dev-security-policy@lists.mozilla.org> wrote:

> Yes, that date comes from the Mozilla Root Program, but this requirement
> is new for the other Root Programs and for the BR.
>

No, it's not. It's been a part of Microsoft's root program for even longer
than Mozilla's, at
https://docs.microsoft.com/en-us/security/trusted-root/program-requirements

You can see this all discussed in the CA/B Forum as part of the ballot, if
you need any assistance understanding where a change came from.


> The other thing is that without having an indicated effect date, the
> requirement can be interpreted in that way, that every valid Subordinate CA
> certificate shall comply this requirement, even if it has been issued years
> ago.
>

No, this is not correct. If you look closely at the changes that have been
made to the BRs in the past, particularly around cleanup ballots, it's to
remove effective dates that are in the past.

The BRs describe what to do at time of issuance. They have always done just
that.


> I would just like to get  confirmation  that this requirement does not
> mean that all subordinate CA certificates that are currently non-compliant
> shall be revoked, which were issued prior to the effective date.
>

You'll need to work with your root program. Mozilla's effective date is
just as it is stated, and Mozilla's policy says you are supposed to revoke
if you violate a root program requirement, as per
https://www.mozilla.org/en-US/about/governance/policies/security-group/certs/policy/


If you've misissued according to another program, which may have an earlier
date, you should work with that root program to figure the expectations for
how to handle root program violations.
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Re: Filtering on problem reporting e-mail addresses

2020-07-26 Thread Ryan Sleevi via dev-security-policy
Hey Matt,

Sorry this e-mail went unanswered. I was updating my mail filters today and
noticed it had been missed.

On Thu, May 7, 2020 at 8:03 AM Matt Palmer via dev-security-policy <
dev-security-policy@lists.mozilla.org> wrote:

> This has happened twice now, with two different CAs, so I'm going to raise
> it as a general issue.
>
> I've had one CA reject e-mails because the HELO name wasn't to their liking
> (which I was able to fix).  The other, which has just started happening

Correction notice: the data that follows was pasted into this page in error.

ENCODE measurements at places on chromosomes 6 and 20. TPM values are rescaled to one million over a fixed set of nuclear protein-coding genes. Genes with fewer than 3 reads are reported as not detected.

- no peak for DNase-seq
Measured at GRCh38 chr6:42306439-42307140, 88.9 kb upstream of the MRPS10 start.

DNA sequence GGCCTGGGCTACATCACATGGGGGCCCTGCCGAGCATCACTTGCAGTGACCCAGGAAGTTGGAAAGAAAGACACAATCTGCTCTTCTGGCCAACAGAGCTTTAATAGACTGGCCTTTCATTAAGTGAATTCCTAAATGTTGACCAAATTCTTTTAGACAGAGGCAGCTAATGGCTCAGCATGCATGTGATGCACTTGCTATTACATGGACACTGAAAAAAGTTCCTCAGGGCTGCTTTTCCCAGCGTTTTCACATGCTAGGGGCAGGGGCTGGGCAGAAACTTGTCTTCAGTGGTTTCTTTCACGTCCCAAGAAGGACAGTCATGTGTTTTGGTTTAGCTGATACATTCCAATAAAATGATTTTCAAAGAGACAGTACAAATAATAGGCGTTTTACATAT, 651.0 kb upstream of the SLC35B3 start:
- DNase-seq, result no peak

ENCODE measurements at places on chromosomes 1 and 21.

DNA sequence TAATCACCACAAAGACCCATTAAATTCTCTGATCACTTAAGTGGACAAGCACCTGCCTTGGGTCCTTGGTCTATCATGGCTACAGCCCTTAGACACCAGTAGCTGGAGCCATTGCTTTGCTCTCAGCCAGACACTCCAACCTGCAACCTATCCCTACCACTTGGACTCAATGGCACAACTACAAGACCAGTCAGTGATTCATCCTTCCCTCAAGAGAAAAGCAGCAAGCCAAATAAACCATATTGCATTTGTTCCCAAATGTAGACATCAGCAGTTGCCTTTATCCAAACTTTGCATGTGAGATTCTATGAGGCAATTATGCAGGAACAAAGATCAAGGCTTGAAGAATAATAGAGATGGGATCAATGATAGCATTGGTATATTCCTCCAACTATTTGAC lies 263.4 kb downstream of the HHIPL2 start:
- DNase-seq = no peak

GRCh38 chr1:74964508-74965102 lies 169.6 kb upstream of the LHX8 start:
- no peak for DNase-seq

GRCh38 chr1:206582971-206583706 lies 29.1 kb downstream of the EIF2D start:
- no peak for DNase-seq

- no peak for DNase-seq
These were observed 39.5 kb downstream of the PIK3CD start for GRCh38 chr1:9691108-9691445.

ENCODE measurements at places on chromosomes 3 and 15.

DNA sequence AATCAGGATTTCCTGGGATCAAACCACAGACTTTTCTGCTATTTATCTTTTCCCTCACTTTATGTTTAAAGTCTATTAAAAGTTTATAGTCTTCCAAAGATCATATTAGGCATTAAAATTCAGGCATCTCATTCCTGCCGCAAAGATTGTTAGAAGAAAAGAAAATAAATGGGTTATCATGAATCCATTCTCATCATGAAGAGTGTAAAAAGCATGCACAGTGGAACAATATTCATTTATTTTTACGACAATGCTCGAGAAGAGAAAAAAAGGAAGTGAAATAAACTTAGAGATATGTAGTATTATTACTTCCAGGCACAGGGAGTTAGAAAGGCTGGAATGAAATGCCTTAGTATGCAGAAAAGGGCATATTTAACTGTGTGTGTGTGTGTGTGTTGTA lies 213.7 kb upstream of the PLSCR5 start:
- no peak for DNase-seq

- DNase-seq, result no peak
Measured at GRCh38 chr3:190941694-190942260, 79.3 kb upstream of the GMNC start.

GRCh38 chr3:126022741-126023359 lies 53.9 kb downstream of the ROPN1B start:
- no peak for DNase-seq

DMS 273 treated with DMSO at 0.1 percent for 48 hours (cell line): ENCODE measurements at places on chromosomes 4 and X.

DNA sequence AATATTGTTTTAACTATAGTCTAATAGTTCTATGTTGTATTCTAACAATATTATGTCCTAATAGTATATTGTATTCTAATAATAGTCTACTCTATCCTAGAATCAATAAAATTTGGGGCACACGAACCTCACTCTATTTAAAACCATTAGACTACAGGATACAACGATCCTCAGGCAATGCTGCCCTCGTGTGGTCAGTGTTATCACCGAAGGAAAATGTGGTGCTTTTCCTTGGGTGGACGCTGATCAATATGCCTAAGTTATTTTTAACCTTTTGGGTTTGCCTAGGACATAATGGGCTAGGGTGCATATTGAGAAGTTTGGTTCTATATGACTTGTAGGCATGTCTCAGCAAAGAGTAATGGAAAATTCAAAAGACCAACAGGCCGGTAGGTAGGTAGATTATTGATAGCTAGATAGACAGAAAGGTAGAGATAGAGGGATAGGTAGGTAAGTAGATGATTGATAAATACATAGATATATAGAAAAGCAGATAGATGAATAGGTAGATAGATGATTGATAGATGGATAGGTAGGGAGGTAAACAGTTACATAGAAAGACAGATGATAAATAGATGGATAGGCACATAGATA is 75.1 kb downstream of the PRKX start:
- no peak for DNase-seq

> now,
> is utterly inscrutible -- "550 Administrative prohibition - envelope
> blocked".  Given that the envelope sender and recipient hasn't changed from
> the numerous other problem reports I've sent over the past month or so, I'm
> really at a loss as to how to proceed.
>
> Questions that arise in my mind:
>
> 1. To what extent is it reasonable for a CA to reject properly-formed
> e-mails to the CPS-published e-mail address for certificate problem
> reporting?
>

I don't know if I have a good answer for this. I think from your own
reporting, we've now seen a variety of responses from CAs - e.g. "antivirus
that prevents e-mailing CSRs" is still a ... rather surprising behaviour
that I don't know we've got a good hard-and-fast rule for.

As you know, to date, Mozilla has so far declined to make e-mail reporting
mandatory for CAs to support, precisely because of the complexities of
specifying a policy that is loophole free. At the same time, we're seeing a
telling trend of CAs restricting submissions for certain problem reports to
only particular mechanisms, and I think that's equally troubling: CAs are
placing barriers for reporters that, I believe, straddle the border if not
outright cross it of unreasonable burden.

Which I guess is to say "we'll take it on a case by case basis", and look
for opportunities for improved policies based on the hurdles that problem
reporters face.


> 2. What is a reasonable response from a problem reporter to a rejected
> problem report e-mail?
>

I would say bringing it here and/or in a CA incident.

Ultimately, both Root Program policies and the Baseline Requirements
themselves are improved based on experience and challenges faced. Knowing
the challenges faced by a problem reporter help us improve the policies.


> 3. In what ways are the required timelines for revocation impacted by the
> rejection of a properly-formed certificate problem report?
>

This is part of the challenge here. If we applied the logic a number of CAs
did during the CA/Browser Forum voting discussions (which lead to Bylaws
reform), we know that several CAs view the act of contacting a mail server,
even if it does not accept the message, as sufficient notification. Of
course, by Bylaws were clarified to take a less extreme position, of
confirmed receipt/acceptance.

I would say the answer is that this is case-by-case. CAs that place